MSA poll favors Ramaley as president

Tracy Ellingson

If the Minnesota Student Association had the final say, Judith Ramaley would win the University presidency in a landslide.
Ramaley, the president of Portland State University, received 45 votes — 38 more than Auburn University President William Muse — in a straw poll Tuesday at MSA’s forum. University of Texas at Austin Provost Mark Yudof received only three votes.
The poll results do not signify an official MSA endorsement for Ramaley, however. MSA members voted down a motion, made before students took the poll, to use the results for an official endorsement. Instead, several student leaders asked those in attendance to give the regents their individual opinions about who they would like to be president.
The regents are expected to announce their decision Dec. 13.
Matt Musel, the student representative on the presidential advisory search committee, fielded students’ questions during a half-hour discussion, which took place immediately before the vote.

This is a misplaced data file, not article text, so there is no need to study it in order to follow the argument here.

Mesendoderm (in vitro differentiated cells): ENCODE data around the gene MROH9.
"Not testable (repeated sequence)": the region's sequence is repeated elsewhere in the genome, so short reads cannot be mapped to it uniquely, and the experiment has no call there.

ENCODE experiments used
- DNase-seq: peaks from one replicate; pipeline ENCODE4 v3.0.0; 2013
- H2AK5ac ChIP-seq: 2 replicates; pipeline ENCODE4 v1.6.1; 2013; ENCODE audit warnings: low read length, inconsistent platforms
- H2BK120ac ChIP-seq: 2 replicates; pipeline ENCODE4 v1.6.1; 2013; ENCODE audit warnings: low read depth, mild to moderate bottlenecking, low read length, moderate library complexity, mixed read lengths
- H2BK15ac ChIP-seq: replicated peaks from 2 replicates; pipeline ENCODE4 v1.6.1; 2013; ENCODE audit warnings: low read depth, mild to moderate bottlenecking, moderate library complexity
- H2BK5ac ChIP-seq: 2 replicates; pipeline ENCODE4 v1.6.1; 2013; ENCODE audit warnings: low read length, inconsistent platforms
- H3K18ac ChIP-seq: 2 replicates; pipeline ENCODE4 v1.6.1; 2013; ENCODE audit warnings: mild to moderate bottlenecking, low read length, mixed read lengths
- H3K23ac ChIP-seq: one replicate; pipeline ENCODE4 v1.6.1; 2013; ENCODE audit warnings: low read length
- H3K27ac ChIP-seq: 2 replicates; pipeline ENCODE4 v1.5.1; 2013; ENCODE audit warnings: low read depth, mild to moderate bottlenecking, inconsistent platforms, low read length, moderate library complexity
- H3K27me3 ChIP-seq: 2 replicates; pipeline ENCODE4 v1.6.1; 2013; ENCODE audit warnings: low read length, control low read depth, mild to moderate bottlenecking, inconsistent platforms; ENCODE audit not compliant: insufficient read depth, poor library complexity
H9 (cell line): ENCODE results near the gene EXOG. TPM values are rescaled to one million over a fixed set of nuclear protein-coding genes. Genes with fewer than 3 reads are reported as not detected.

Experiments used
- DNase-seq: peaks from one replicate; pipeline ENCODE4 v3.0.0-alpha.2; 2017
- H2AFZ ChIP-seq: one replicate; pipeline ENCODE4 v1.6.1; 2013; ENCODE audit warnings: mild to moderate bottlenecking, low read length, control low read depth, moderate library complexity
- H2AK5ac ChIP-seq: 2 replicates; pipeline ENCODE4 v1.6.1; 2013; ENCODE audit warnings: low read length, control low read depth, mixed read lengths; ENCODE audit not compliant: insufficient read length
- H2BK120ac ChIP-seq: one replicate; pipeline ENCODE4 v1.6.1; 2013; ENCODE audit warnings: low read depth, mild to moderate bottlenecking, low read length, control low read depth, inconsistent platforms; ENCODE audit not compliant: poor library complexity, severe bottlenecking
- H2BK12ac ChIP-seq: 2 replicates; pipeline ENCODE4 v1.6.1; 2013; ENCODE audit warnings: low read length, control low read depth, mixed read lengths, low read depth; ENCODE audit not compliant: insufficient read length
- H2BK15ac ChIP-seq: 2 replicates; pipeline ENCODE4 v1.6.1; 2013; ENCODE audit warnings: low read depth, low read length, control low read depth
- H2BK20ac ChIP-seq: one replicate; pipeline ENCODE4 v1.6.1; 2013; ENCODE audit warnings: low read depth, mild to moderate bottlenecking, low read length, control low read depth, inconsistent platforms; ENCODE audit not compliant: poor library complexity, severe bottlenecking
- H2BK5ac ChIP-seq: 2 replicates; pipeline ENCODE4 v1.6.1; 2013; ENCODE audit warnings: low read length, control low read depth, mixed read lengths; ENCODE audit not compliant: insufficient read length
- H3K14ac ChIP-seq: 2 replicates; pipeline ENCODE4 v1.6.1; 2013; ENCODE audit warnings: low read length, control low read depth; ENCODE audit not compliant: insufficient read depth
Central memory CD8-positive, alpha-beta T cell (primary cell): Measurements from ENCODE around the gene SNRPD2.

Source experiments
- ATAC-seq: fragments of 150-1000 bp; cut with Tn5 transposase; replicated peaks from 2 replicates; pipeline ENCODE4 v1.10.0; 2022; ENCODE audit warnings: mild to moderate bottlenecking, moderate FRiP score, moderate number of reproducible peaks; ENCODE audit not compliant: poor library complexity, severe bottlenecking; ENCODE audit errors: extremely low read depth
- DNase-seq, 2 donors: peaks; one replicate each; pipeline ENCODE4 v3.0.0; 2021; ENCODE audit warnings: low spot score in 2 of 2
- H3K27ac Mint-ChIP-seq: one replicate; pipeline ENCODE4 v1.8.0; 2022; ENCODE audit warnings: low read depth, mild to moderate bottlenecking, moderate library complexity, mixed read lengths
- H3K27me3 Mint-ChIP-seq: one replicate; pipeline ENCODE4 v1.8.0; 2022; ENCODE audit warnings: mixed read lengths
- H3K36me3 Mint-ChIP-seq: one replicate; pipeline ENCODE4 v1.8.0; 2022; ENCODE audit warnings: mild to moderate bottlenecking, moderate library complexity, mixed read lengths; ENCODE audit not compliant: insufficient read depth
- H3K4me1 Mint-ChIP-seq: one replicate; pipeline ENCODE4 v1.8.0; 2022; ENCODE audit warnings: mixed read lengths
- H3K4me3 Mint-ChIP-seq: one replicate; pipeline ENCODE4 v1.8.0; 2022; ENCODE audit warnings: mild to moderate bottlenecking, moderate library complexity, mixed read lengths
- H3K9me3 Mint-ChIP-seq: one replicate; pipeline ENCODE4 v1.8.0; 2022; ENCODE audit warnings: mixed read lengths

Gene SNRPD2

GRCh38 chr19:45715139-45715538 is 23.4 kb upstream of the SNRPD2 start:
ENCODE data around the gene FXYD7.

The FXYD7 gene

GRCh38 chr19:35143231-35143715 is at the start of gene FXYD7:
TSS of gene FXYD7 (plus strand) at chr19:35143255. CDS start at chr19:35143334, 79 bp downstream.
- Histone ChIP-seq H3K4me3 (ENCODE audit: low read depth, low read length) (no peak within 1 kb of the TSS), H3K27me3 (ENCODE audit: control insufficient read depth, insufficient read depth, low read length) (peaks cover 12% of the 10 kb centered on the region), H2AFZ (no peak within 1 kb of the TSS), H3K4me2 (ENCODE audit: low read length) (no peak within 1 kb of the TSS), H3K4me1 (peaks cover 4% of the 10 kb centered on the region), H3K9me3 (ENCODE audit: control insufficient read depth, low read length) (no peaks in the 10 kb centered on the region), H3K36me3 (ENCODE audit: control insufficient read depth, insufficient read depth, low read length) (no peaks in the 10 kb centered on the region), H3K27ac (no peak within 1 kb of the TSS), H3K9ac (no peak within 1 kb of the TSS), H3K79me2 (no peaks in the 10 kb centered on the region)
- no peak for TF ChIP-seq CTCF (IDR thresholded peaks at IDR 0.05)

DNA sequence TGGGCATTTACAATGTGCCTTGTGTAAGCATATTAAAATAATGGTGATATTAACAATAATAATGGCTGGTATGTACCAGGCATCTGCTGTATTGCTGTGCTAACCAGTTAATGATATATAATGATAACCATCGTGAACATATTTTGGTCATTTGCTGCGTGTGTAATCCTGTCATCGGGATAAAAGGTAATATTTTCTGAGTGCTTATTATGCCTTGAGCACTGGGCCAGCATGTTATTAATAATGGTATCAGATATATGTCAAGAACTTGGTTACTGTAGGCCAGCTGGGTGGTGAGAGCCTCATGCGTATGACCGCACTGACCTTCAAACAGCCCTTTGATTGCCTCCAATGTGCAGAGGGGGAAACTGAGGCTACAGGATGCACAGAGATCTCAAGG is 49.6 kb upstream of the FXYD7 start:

“You all have just had the most thorough discussion (among students) about this at the University,” Musel said, referring to the lack of student involvement in the selection process for the new University president.
Throughout the discussion, students repeated their desires that the new president should have community building skills and an openness to student involvement in administrative decisions. Most of the students who spoke said Ramaley best fulfilled these requirements.
“Six years ago, people referred to Portland State as … paranoid state university,'” said MSA member Kristian Elverum, who presented his argument supporting Ramaley for the forum discussion. “Now they refer to it as a model, urban university.”
Former MSA Vice President Rebecca Mathern also spoke in support of Ramaley, and said students could not ask for anyone better qualified to lead the University into the 21st century. Citing Ramaley’s experience at other large institutions — such as the University of Kansas and Indiana University — and her dedication to students, Mathern told students that Ramaley could best make the changes that need to be made at the University.
“The University is in a make-or-break point in its development right now,” Mathern said, citing tenure reforms, rising tuition costs and a losing football team as examples of areas in need of change. “Judith Ramaley can best make those changes for our university.”
Although an overwhelming amount of support went to Ramaley, Musel spoke positively about all the candidates and said that each are ready to lead the University and are all dynamically different.